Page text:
Spotsylvania Courthouse is a census-designated place (CDP) and the county seat of Spotsylvania County, Virginia, located ten miles (16 km) southwest of Fredericksburg. Recognized by the U.S. Census Bureau as a census designated place (CDP), the population was 4,239 at the 2010 census.
Restaurants in Spotsylvania
4.5 based on 440 reviews
We drove through the park and read the numerous informative plaques along the way to learn about the battles that were fought. We were very impressed by the Civil War soldiers, the challenges they faced, and either overcame or succumbed to. It is a humbling history lesson and makes me appreciate all that our military do to serve our great country-past and present. United we stand!
4.5 based on 149 reviews
Gari Melchers was an American artist who lived and painted at Belmont from 1916 until his death in 1932. Born in Detroit in 1860, Gari Melchers was a world famous portraitist and impressionist painter. He was headquartered in Paris, Holland, and Germany until World War I when he opened his studio in New York City and established his country home in Falmouth.In 1955, his widow, Corinne Melchers, donated the 27-acre Belmont property to the Commonwealth of Virginia to preserve and operate as an art museum and historic site. Her generous gift included the 1790s house, the artist's studio and contents, their personal furnishings, and more than 500 of Gari Melchers' paintings, the largest collection anywhere. Designated a Virginia and National Historic Landmark in 1966, Gari Melchers Home and Studio is administered by the University of Mary Washington. The buildings, gardens, and woodland trails are open to the public year round.Gari Melchers Home and Studio is one of just 30 of America's most significant artists' spaces included in the National Trust for Historic Preservation's Historic Artists' Homes and Studios consortium.Gari Melchers Home and Studio is home to the official Stafford County Visitor Center.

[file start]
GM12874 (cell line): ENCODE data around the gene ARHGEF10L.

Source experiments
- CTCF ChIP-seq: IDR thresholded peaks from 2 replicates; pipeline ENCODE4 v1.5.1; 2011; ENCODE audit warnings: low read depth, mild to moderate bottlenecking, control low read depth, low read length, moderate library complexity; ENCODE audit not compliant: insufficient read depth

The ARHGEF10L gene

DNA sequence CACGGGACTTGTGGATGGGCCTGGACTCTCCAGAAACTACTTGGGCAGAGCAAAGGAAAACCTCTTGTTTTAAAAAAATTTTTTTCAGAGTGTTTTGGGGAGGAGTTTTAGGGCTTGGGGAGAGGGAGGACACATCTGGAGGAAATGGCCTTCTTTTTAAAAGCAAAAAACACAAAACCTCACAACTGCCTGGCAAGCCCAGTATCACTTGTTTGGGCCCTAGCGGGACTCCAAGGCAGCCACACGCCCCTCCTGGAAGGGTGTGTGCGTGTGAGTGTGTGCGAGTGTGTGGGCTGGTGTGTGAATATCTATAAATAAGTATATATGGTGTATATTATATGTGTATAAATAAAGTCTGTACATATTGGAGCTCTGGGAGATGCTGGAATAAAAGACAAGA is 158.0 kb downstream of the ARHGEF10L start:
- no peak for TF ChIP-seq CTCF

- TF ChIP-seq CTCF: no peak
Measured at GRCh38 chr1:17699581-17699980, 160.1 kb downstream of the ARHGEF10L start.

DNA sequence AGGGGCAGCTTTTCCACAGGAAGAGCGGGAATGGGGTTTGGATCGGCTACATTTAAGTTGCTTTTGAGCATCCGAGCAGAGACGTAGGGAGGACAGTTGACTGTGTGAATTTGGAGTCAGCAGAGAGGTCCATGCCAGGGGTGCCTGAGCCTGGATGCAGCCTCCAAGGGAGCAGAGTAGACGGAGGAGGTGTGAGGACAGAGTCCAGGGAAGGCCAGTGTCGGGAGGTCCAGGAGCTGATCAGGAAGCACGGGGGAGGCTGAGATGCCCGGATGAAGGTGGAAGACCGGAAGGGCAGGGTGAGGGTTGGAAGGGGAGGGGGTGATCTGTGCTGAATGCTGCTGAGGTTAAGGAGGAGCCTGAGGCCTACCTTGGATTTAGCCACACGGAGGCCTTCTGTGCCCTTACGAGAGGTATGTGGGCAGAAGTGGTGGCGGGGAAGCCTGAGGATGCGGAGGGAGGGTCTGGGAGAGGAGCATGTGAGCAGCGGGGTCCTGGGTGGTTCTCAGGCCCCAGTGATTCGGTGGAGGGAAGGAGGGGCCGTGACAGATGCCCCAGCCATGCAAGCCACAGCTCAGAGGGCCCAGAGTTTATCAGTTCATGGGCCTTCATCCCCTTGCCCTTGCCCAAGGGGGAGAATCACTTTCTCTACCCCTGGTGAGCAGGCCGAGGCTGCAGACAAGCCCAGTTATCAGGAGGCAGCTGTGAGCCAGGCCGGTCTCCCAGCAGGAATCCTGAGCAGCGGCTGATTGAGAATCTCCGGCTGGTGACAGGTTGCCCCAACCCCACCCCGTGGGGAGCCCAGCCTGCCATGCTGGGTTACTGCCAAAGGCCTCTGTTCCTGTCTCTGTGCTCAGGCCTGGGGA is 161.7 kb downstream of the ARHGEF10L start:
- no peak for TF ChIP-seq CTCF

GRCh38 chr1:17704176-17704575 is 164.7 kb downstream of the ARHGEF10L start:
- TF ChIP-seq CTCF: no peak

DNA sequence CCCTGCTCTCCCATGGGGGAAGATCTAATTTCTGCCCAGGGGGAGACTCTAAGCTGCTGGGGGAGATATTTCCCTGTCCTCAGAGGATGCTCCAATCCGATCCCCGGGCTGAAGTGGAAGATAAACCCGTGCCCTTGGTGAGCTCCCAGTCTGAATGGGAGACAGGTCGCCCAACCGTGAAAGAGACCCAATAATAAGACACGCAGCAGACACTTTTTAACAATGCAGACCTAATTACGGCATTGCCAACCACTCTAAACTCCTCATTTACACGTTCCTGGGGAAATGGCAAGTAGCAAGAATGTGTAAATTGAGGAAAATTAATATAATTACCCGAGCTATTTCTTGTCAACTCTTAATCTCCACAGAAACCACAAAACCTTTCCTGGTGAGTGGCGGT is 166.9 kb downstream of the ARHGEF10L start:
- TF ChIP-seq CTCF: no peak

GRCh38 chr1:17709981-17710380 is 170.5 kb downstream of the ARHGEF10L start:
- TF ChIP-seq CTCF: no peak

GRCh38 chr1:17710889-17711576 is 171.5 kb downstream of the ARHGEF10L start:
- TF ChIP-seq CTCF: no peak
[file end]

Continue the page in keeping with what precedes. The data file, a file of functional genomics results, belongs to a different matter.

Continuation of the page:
Amazing that one of the worlds most premier artist of his time, with a studio in NYC, ended up with a country house just across the river from Fredericksburg. Interesting house and gardens with trails in the woods. Amazing that the melchers left their property...MoreThanks so much for taking the time to write a review about your recent visit. We hope you return again soon!
4 based on 112 reviews
Lake Anna offers boating, fishing, hiking, and just all-around fun.
We are regulars there, we don't live far and we camp in our rv there regularly.The campgrounds are fine, big and spacious, large spaces, clean camp bathrooms but......